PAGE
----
Now that we have a better understanding of the history of our region, please allow me to outline how name changes come about and the criteria any proposed name change, including that proposed by my bill, Bill C-377, must meet.

First, given the practice of reviewing electoral district boundaries every 10 years following a new national census, Elections Canada provides the 10 provincial electoral boundaries commissions with guidelines on riding name conventions and best practices. While Elections Canada will enact any name changes legislated by Parliament, there are practical and technical issues that must be considered, such as the limited capacity of databases. Thus, riding names are limited to 50 characters or less in order to enable the easy display of the riding names on websites, maps and paper reports, as well as easily readable geographic products.

I note for the record that the name proposed by the bill before us, Châteauguay—Les Jardins-de-Napierville, has 38 characters, including hyphens, dashes, and spaces.

My understanding is that any changes to federal electoral district names would require royal assent no later than January 2019 to be effected prior to the next federal election. According to the legislative timelines of our Parliament, I am hopeful that Bill C-377 will come into force in a timely manner.

The name selected for ridings should reflect the character of Canada and be clear and unambiguous. I believe this criterion is met by my bill, as the names refer to a major municipality in our area and a regional municipal county region.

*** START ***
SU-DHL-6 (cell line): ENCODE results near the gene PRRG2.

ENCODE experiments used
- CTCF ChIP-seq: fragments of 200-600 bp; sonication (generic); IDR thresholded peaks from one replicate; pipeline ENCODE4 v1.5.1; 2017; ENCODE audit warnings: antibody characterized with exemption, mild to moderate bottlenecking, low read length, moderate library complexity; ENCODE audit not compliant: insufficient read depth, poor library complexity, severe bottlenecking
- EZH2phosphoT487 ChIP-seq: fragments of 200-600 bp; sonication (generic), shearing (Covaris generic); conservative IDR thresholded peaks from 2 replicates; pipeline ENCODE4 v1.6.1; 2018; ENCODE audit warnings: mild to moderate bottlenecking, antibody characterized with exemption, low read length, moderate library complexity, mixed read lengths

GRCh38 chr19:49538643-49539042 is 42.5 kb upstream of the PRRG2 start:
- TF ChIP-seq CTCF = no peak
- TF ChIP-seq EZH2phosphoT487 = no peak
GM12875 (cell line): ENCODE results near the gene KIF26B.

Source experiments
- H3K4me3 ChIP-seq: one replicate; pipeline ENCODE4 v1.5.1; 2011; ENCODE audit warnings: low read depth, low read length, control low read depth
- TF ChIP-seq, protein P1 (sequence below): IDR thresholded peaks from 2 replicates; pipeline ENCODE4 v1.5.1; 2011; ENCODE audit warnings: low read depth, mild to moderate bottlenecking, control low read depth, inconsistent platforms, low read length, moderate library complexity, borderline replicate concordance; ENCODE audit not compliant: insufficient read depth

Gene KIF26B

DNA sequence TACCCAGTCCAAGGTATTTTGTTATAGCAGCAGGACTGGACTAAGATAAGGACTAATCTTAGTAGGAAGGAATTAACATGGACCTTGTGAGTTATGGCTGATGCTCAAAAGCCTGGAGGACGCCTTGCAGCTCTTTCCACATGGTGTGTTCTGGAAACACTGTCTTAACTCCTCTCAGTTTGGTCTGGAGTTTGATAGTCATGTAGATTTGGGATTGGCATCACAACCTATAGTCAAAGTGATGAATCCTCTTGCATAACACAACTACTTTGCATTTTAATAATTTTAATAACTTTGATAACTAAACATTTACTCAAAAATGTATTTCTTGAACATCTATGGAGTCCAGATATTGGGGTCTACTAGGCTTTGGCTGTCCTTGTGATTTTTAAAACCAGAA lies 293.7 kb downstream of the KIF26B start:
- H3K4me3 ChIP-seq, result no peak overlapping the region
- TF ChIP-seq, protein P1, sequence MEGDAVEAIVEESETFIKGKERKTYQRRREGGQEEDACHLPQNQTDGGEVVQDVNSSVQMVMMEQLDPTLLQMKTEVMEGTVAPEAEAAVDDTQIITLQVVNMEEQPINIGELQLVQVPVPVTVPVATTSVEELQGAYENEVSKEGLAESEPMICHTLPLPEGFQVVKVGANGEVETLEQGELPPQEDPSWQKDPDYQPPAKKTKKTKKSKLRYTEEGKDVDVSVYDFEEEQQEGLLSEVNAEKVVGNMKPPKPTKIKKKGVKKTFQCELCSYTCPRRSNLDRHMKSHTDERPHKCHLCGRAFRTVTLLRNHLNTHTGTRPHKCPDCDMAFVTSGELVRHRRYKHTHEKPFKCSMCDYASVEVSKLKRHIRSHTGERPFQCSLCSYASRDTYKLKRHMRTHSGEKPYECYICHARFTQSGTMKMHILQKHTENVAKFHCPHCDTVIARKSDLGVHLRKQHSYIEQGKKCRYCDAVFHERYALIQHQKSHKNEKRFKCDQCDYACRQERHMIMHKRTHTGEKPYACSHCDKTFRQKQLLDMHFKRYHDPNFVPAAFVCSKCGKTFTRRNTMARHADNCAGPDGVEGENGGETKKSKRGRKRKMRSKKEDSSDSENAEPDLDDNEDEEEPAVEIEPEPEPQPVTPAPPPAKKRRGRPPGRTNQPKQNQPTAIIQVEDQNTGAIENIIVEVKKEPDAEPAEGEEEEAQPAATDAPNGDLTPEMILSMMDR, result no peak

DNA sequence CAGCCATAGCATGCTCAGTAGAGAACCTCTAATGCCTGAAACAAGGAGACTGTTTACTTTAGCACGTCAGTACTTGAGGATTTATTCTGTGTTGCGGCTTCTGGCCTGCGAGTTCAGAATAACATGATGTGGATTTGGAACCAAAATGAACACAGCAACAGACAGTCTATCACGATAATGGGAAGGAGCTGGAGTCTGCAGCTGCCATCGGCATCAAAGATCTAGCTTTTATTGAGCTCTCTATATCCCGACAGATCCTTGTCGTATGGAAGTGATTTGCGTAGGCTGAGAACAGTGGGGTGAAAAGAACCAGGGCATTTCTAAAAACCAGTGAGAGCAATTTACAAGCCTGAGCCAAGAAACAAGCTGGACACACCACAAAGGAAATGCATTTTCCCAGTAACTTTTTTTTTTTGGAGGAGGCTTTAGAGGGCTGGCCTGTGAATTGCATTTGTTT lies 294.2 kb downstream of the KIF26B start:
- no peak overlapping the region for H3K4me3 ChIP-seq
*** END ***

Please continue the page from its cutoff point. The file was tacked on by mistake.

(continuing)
Third, a distinction is also to be made in the spelling of names between hyphens and dashes. I would ask members to listen carefully. Hyphens are used to link parts of geographical names, whereas dashes are used to unite two or more distinct geographical names. This convention is respected, as a dash is used to separate Châteauguay and Les Jardins-de-Napierville and the hyphens are kept in Les Jardins-de-Napierville.

Elections Canada's guidelines also have positive characteristics that are all met in the proposed new name, for example, the sense of the location and the logical order of multiple elements. On the electoral map, we see that Châteauguay and Les Jardins-de-Napierville are two geographical names that correspond almost entirely to the territory of the riding and conform to a reading of the map from west to east, in other words, from left to right.

The name of an electoral district must be unique, meaning the components of each federal electoral district name should be used only once, which is indeed the case for the elements Châteauguay and Les Jardins-de-Napierville.